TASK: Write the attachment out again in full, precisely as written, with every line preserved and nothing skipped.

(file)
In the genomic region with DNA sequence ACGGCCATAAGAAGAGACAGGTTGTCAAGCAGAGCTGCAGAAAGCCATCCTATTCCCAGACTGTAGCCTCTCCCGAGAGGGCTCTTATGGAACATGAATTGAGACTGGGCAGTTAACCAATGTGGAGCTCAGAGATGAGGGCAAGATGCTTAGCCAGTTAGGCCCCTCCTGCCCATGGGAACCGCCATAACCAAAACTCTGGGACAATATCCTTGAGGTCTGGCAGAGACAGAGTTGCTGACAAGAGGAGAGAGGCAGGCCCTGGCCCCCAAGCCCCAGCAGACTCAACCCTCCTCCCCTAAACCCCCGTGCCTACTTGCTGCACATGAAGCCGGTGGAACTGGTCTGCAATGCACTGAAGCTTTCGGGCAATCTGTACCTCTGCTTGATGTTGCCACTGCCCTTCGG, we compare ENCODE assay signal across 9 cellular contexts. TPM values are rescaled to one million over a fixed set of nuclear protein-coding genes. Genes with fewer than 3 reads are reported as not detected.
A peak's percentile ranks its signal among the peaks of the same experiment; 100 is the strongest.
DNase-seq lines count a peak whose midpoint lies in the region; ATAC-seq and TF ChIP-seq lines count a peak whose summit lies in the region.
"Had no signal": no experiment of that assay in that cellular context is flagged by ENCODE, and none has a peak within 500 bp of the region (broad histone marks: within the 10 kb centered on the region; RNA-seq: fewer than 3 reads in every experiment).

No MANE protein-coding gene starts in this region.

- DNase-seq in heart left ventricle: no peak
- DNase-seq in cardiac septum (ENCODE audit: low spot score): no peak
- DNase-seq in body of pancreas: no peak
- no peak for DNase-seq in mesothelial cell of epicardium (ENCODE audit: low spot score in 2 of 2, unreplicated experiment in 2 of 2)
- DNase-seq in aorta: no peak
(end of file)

In the genomic region with DNA sequence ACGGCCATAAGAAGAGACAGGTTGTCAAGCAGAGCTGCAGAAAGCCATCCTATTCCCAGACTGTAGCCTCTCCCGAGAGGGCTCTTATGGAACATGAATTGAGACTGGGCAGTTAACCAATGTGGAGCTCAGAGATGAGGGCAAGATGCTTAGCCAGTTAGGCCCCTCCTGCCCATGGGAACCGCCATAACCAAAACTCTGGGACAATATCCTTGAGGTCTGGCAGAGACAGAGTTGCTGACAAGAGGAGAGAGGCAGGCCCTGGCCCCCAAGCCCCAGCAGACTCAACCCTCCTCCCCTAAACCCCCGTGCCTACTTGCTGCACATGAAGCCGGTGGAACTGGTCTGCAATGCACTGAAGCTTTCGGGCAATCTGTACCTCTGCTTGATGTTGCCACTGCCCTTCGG, we compare ENCODE assay signal across 9 cellular contexts. TPM values are rescaled to one million over a fixed set of nuclear protein-coding genes. Genes with fewer than 3 reads are reported as not detected.
A peak's percentile ranks its signal among the peaks of the same experiment; 100 is the strongest.
DNase-seq lines count a peak whose midpoint lies in the region; ATAC-seq and TF ChIP-seq lines count a peak whose summit lies in the region.
"Had no signal": no experiment of that assay in that cellular context is flagged by ENCODE, and none has a peak within 500 bp of the region (broad histone marks: within the 10 kb centered on the region; RNA-seq: fewer than 3 reads in every experiment).

No MANE protein-coding gene starts in this region.

- DNase-seq in heart left ventricle: no peak
- DNase-seq in cardiac septum (ENCODE audit: low spot score): no peak
- DNase-seq in body of pancreas: no peak
- no peak for DNase-seq in mesothelial cell of epicardium (ENCODE audit: low spot score in 2 of 2, unreplicated experiment in 2 of 2)
- DNase-seq in aorta: no peak